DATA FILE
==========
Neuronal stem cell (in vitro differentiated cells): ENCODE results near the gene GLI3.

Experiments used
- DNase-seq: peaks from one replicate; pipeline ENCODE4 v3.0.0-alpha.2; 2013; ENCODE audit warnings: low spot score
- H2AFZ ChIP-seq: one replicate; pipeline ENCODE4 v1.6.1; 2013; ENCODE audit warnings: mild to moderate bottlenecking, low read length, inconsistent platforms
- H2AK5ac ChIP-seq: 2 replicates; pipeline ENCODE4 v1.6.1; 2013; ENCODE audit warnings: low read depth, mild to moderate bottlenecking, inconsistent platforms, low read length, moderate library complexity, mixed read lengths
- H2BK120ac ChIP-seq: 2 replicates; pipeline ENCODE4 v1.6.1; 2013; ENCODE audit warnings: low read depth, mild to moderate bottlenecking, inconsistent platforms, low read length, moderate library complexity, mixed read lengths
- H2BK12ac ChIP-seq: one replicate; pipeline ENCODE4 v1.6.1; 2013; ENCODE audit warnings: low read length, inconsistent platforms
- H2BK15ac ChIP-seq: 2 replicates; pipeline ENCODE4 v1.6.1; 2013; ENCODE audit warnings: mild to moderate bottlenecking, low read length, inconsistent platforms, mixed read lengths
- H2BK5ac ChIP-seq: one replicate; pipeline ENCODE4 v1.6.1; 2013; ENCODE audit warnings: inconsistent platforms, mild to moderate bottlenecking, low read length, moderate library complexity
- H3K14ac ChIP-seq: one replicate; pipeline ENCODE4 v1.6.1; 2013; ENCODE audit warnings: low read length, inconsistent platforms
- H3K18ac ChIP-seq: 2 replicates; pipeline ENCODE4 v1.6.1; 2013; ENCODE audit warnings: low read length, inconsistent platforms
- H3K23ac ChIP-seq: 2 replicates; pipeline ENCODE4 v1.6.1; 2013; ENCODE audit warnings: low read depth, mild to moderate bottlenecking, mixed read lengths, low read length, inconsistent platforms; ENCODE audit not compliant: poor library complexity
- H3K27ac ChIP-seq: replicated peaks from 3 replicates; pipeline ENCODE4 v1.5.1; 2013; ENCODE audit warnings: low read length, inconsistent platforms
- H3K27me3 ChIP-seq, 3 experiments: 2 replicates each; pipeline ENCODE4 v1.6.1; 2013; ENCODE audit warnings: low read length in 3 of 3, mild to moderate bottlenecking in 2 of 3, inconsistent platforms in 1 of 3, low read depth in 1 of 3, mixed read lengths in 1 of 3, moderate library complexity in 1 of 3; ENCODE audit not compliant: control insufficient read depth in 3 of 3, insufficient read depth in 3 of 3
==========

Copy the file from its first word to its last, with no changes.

Neuronal stem cell (in vitro differentiated cells): ENCODE results near the gene GLI3.

Experiments used
- DNase-seq: peaks from one replicate; pipeline ENCODE4 v3.0.0-alpha.2; 2013; ENCODE audit warnings: low spot score
- H2AFZ ChIP-seq: one replicate; pipeline ENCODE4 v1.6.1; 2013; ENCODE audit warnings: mild to moderate bottlenecking, low read length, inconsistent platforms
- H2AK5ac ChIP-seq: 2 replicates; pipeline ENCODE4 v1.6.1; 2013; ENCODE audit warnings: low read depth, mild to moderate bottlenecking, inconsistent platforms, low read length, moderate library complexity, mixed read lengths
- H2BK120ac ChIP-seq: 2 replicates; pipeline ENCODE4 v1.6.1; 2013; ENCODE audit warnings: low read depth, mild to moderate bottlenecking, inconsistent platforms, low read length, moderate library complexity, mixed read lengths
- H2BK12ac ChIP-seq: one replicate; pipeline ENCODE4 v1.6.1; 2013; ENCODE audit warnings: low read length, inconsistent platforms
- H2BK15ac ChIP-seq: 2 replicates; pipeline ENCODE4 v1.6.1; 2013; ENCODE audit warnings: mild to moderate bottlenecking, low read length, inconsistent platforms, mixed read lengths
- H2BK5ac ChIP-seq: one replicate; pipeline ENCODE4 v1.6.1; 2013; ENCODE audit warnings: inconsistent platforms, mild to moderate bottlenecking, low read length, moderate library complexity
- H3K14ac ChIP-seq: one replicate; pipeline ENCODE4 v1.6.1; 2013; ENCODE audit warnings: low read length, inconsistent platforms
- H3K18ac ChIP-seq: 2 replicates; pipeline ENCODE4 v1.6.1; 2013; ENCODE audit warnings: low read length, inconsistent platforms
- H3K23ac ChIP-seq: 2 replicates; pipeline ENCODE4 v1.6.1; 2013; ENCODE audit warnings: low read depth, mild to moderate bottlenecking, mixed read lengths, low read length, inconsistent platforms; ENCODE audit not compliant: poor library complexity
- H3K27ac ChIP-seq: replicated peaks from 3 replicates; pipeline ENCODE4 v1.5.1; 2013; ENCODE audit warnings: low read length, inconsistent platforms
- H3K27me3 ChIP-seq, 3 experiments: 2 replicates each; pipeline ENCODE4 v1.6.1; 2013; ENCODE audit warnings: low read length in 3 of 3, mild to moderate bottlenecking in 2 of 3, inconsistent platforms in 1 of 3, low read depth in 1 of 3, mixed read lengths in 1 of 3, moderate library complexity in 1 of 3; ENCODE audit not compliant: control insufficient read depth in 3 of 3, insufficient read depth in 3 of 3